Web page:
Multi-Access Learning Environments

Multi-access learning environments are those where students have flexibility and choice in how they engage in the course activities and meetings. Irvine, Code, and Richards (2013) describe four concentric spheres to represent four levels or tiers of access.

  1. Tier 1, the core sphere, is the traditional face-to-face classroom experience where students travel to a university campus and meet in a classroom or lab to engage in various learning activities with a group of other students who have done the same thing. This is likely what many people envision when they think about 'going to university', but it is relatively expensive for those who need to travel any significant distance.
  2. Tier 2, the next layer out from the core is still anchored in the traditional face-to-face classroom experience, but students do not need to travel to campus in order to participate in the learning experiences. Instead, they connect to the room via web conferencing tools while the rest of the students are gathered for their meeting. In this way, the barrier of distance is reduced or even eliminated because remote students do not need to expend their resources to participate.
  3. Tier 3 eliminates the geographical barrier and reduces the temporal barrier by allowing students to access recordings of the live classroom experience from their preferred location and at a time more convenient for them. An example of how this might be operationalized is the case of a student who may have the technological power to connect to the live classroom, but they are in a distant timezone so the meeting occurs when they are typically at work or sleeping. By recording the activities of the classroom, students who are both geographically and temporally remote are empowered to participate.
  4. Tier 4 is what Irvine, Code, and Richards call open learning, where learners are empowered to participate in learning activities on their own time, in their own preferred location, and for whatever reason they want. These learners may be people who do not need or want another credential, but want to continue learning throughout their lifetime, or they are simply curious about the topics of the course.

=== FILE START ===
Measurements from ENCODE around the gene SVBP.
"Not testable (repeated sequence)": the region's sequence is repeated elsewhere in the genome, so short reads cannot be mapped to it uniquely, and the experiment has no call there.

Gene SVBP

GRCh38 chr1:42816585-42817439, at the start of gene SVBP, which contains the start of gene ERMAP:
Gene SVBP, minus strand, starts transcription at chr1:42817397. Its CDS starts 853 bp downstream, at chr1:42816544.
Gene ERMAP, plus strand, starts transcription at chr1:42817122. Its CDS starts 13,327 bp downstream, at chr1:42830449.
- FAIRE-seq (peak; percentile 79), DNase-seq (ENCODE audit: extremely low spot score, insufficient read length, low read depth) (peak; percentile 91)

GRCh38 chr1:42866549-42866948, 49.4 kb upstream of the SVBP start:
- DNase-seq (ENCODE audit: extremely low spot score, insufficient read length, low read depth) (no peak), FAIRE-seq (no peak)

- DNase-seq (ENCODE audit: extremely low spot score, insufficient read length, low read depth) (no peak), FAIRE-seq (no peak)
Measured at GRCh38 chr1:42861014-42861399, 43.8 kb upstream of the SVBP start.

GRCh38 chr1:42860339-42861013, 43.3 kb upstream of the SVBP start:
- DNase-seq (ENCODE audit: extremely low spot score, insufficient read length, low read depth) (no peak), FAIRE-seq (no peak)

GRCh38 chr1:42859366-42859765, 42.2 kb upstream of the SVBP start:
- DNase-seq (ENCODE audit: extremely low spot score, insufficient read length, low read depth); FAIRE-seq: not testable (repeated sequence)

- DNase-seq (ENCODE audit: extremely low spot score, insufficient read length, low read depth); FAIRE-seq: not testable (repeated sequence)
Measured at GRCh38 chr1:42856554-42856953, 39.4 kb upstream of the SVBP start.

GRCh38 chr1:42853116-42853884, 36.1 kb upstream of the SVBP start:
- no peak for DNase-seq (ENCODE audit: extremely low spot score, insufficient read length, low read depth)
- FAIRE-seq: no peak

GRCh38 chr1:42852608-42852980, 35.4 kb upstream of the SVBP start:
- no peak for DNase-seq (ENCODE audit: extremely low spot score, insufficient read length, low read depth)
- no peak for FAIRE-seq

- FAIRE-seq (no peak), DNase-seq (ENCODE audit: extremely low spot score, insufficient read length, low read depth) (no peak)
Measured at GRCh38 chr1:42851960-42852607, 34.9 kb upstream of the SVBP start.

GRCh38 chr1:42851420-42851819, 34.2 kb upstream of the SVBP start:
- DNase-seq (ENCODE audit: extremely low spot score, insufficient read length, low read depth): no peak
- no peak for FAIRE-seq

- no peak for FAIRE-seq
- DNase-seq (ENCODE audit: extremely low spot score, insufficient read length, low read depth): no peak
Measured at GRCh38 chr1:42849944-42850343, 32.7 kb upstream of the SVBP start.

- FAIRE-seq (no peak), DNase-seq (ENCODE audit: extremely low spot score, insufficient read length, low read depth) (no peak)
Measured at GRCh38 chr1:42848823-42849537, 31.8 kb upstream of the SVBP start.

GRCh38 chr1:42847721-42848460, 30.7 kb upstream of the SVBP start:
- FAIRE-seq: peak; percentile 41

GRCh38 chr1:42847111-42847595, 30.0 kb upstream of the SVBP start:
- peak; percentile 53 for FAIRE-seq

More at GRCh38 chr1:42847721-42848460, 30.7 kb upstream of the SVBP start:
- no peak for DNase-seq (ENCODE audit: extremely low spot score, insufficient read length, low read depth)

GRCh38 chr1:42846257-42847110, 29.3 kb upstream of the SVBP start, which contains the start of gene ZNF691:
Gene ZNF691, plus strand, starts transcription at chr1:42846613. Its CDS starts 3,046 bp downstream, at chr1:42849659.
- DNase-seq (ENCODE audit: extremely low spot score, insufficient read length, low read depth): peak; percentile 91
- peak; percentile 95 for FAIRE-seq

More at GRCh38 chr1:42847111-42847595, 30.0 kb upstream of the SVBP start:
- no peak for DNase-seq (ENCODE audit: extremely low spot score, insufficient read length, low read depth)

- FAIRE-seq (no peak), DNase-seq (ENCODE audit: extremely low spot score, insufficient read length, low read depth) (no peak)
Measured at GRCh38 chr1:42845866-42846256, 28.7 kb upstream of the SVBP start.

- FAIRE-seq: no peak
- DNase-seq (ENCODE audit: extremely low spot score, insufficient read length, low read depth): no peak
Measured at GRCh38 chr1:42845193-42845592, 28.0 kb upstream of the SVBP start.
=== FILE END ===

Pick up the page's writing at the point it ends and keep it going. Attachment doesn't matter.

Institutional Policies

Non-Examples

  • So-called 'inclusive access' deals between publishers and bookstores which may lower one barrier, such as cost, but which erect other barriers, such as rental books that are only accessible for the duration of the semester. Students who wish to retain their textbooks or who need them for more than one semester may be forced to pay twice for the same book. The lower up-front cost of textbooks in inclusive access deals can be sustained by publishers because they have a guarantee that the vast majority of students will not opt out of the deal and will be automatically billed for all of their books. In addition, publishers seem to be gathering data on student interactions in their digital books and homework platforms then providing that data to third parties to be included in databases of information used to target students with advertisements.
  • zero-tolerance course policies for adult learners who have busy lives and careers outside of school
  • reliance on standardized test scores for determining eligibility for university admissions

Essential Features

  • lead to increased access without negatively affecting learning outcomes

Accidental Features

  • open licenses
  • free materials

References

Jhangiani, R. S., & Jhangiani, S. (2017). Investigating the Perceptions, Use, and Impact of Open Textbooks: A survey of Post-Secondary Students in British Columbia. The International Review of Research in Open and Distributed Learning; Vol 18, No 4 (2017): Special Issue: Outcomes of Openness: Empirical Reports on the Implementation of OER. Retrieved from http://www.irrodl.org/index.php/irrodl/article/view/3012/4214

Header Photo by Photo by Ian Keefe on Unsplash